“What’s the rush? Besides, if I don’t exist, I definitely won’t be needing it.”
I tried to pull the massive wand out as quietly as I could, but it seemed to be a load-bearing object in the pile. Finally I got it free. Deciding I’d have to throw it, I tried to pull together a witty one-liner.
“DIE, YA FASCIST BASTARD!” was the best I could do as I whipped around and threw the vibrator. But Donny was gone. The wand bounced off the wall with a loud thunk, leaving a dent. Fuck.
Oh well, at least I wouldn’t have to pay the landlord for the damages.
When I left my bedroom after Donny’s disappearance, I stepped into a gray and foggy landscape.
I stopped dead in my tracks. “Nope. Not dealing with this bullshit.” I turned around to go back in my bedroom, but it was gone. Nothing behind me but more fog.
“Of course,” I muttered. “If I’m nobody now, the only place I can be is nowhere.”
I wandered through foggy Nowhere for at least an hour or two wondering if I was going to encounter a demon or my shadow-self or some other shit. But instead, I encountered a bar called the Krazy Kat.
The place was packed to the gills. When I entered a staircase appeared in the corner and at least twenty people sighed with relief, pushing their way towards it. I guessed that I’d pushed the place over capacity and it added another floor to compensate. Why not? Anything could happen that day, apparently.
As I moved through the crowd I looked around to try and figure out who else was there. Suddenly a familiar voice called my name and the woman it belonged to waved me over to her table. It was one of my punk friends, Can’t Eve, who I’d last seen running straight into a cloud of tear gas during a riot. Though I was kind of glad to see a familiar face, I was sad too — it meant the fascists had unpersoned all the transgender folks, not just the enbies like me.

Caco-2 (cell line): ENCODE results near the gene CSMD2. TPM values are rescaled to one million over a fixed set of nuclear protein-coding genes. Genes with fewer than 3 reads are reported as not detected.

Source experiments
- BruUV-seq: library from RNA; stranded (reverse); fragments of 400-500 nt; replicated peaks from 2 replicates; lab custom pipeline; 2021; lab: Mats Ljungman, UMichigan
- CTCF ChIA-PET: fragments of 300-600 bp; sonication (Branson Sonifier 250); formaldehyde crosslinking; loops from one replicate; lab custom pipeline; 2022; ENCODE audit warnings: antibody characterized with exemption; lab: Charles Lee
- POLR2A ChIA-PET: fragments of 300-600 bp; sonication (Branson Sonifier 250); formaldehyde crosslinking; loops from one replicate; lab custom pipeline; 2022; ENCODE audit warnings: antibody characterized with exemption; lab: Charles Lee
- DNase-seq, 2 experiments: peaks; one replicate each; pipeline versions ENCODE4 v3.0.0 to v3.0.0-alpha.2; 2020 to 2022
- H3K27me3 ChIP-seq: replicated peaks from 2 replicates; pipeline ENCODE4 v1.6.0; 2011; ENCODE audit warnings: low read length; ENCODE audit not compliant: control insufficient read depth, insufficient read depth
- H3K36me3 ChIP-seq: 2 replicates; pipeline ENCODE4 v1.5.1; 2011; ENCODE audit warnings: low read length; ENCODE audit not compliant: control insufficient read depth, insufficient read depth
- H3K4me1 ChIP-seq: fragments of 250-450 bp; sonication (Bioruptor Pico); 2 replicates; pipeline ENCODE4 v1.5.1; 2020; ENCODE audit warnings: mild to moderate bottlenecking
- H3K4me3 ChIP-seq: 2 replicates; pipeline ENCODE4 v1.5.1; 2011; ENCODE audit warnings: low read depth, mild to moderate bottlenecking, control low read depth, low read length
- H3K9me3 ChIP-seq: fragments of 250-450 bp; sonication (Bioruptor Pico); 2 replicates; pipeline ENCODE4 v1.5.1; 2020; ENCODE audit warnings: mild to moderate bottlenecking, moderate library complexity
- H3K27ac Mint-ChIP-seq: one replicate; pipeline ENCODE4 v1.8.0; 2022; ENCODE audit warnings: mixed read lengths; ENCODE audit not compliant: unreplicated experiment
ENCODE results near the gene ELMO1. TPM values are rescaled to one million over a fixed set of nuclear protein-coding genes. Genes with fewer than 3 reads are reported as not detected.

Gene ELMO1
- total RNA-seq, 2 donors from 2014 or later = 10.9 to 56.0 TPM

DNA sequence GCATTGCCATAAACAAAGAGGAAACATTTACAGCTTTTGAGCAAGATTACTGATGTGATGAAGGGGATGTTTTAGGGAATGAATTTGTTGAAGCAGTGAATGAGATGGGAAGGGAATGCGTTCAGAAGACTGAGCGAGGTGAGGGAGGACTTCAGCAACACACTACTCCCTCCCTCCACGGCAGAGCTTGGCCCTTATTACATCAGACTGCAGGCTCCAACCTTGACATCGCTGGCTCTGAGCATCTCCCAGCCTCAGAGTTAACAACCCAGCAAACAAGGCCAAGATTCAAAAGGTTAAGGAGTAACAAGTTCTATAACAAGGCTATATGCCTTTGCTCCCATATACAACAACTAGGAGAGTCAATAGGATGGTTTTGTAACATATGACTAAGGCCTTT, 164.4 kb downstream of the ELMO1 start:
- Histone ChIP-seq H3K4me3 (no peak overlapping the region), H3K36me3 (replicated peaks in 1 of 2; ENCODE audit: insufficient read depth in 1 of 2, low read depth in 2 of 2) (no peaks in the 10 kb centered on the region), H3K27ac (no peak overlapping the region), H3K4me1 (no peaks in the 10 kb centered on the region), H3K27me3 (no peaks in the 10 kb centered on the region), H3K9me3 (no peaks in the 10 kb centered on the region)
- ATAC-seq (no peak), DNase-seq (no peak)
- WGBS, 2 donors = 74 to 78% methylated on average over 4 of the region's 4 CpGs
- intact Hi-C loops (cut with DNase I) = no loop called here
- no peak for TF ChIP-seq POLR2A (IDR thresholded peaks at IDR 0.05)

“Sucks, right?” Can’t Eve said after I got my drink. Her usually-sparkling brown eyes looked as dull as ruined rhinestones. “Always thought that if the fascists got me I could at least become a hashtag. But now?” She shrugged. “Guess not.”
I nodded glumly, staring into my Mango Martini. It may have been in the middle of Nowhere, but the bar had good drinks.
“Yeah,” I said. “At the very least I thought if I ever got erased from existence I could see what the world would’ve been like without me. Instead I’m trapped in some weird purgatory. Frank Capra lied to me.”
Can’t Eve laughed. “I think that’s the least of your problems right now, dollface.”
“Don’t you wonder, though?” I asked. “What it’s like now without any of us there? Without any of us ever having been there?”
“Shitty, I hope,” she replied bitterly. “It’d serve them right.”
Suddenly I thought of my favorite cartoon — one created by a fellow enby. “Damn,” I said, “I guess Revolutionary Boy Steven doesn’t exist anymore either.” I took another sip of my strong-sweet drink and shook my head.
Can’t Eve snorted. “I take it back: that is the least of your problems right now.”
We both laughed a little hollowly, sighed, and sipped our drinks.
The booze didn’t stop coming, and neither did the new customers. More and more friends of ours arrived, and friends of theirs, and friends of their friends. Soon we had to move our party up to the seventh floor, which still wasn’t the highest one. By then, I already felt sick and sad.
The bar on the seventh floor seemed to have an Edgar Allan Poe theme with gothy pseudo-Victorian décor. Under the glass-top bar, a fake human heart thumped along to the beat of whatever song was playing on the dance floor, and the area behind the bar’s liquor bottles had been made to resemble a half-bricked-up wine cellar with a skeleton inside. Looming over the bar was a giant black raven with flashing red eyes.
The theme would’ve worsened my dark mood even if it hadn’t reminded me of a place I used to frequent in the real world. Even the best queer bar in the void couldn’t compare to the shittiest straight one in the world I’d been kicked out of.